A Coney Island of the Mind–Book Review
The enthralling cover and title of Lawrence Ferlinghetti’s A Coney Island of the Mind were what initially drew me to it. Even though I’ve never been there, I love Coney Island for its whimsy and for how it is a place both lost in time and timeless. Reading these poems gave me the same feeling.
The nostalgia isn’t surprising, since Coney Island was published in 1958 by a member of the Beat Generation. As such, the criticism of materialism and conformity is not lost on us among the reeling images and colorful metaphors. For example, the first poem in the collection compares the agonized individuals in Goya’s works to Americans in the ‘50’s, burnt out in their cars and tyrannized by billboards.
One of the most significant things about Ferlinghetti is that his trade is as much images as words. The imagery created in his poetry seems more than just a result of verbal description, it seems to be an entity in itself. He paints wild, languishing scenes of scorched beaches, failed love, and Chagall entering his own painting. Another form of visual interaction is the spacing of lines within the poems – each is at a different margin than the one before, adding additional energy to the verse. Almost as prominent as Ferlinghetti’s love of imagery is his love of allusion. He references everything from Hamlet to Alice In Wonderland to the Gettysburg Address.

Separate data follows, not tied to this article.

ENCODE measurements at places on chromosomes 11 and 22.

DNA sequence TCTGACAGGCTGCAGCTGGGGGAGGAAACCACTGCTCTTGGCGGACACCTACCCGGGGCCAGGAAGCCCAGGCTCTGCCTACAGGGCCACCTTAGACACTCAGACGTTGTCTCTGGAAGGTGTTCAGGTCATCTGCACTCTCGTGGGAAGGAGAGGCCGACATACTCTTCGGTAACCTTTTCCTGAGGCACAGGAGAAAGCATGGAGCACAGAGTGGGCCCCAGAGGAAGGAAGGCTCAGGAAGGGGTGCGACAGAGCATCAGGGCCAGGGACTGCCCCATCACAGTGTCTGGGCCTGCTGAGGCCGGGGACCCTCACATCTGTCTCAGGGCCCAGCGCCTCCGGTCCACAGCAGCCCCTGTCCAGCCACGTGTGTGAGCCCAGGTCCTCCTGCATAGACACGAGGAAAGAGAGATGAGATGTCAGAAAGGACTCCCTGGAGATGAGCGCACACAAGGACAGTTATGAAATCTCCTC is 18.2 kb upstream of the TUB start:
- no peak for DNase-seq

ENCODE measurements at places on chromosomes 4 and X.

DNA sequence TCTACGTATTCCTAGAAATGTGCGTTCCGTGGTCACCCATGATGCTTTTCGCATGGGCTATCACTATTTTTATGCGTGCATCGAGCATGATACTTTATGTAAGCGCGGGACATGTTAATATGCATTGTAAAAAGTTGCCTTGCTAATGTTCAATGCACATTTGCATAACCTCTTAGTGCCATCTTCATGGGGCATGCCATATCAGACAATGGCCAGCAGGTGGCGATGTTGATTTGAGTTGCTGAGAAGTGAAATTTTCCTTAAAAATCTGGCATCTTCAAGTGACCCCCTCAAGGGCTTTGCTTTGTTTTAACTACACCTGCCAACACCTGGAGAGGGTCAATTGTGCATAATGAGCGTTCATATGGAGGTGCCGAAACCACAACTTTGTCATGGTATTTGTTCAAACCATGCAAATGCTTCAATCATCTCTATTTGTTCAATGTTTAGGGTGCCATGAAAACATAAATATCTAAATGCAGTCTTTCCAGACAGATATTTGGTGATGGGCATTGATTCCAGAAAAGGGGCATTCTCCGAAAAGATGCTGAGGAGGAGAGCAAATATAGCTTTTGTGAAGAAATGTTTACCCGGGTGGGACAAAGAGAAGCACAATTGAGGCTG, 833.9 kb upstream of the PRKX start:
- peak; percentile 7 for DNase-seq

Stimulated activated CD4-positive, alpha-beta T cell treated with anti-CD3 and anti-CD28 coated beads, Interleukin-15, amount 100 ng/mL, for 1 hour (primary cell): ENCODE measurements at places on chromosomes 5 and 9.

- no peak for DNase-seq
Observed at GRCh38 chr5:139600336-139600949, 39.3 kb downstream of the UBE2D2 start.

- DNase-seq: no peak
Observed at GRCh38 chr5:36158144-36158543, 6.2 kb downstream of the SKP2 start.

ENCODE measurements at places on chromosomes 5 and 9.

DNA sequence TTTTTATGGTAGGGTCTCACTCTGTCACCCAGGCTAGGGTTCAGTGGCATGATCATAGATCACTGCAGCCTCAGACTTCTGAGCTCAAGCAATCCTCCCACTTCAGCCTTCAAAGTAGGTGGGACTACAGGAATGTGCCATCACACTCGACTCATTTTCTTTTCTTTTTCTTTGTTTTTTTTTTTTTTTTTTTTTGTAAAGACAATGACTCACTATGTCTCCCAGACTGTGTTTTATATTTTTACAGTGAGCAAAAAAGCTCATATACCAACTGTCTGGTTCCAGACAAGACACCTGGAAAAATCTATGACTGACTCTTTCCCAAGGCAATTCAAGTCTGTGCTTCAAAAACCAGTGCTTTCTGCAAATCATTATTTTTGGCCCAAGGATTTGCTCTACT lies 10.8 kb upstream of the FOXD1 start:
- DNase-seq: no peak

Perhaps the most unique feature of Coney Island is a section devoted to poems written specifically for jazz accompaniment. Written in a more straightforward style than the rest of the collection, these poems start simply and quickly become multilayered with their many allusions. Like the improvisational nature of jazz, they are written in a stream-of-consciousness style.
A Coney Island of the Mind is a work that is artistically, culturally, and socially significant.
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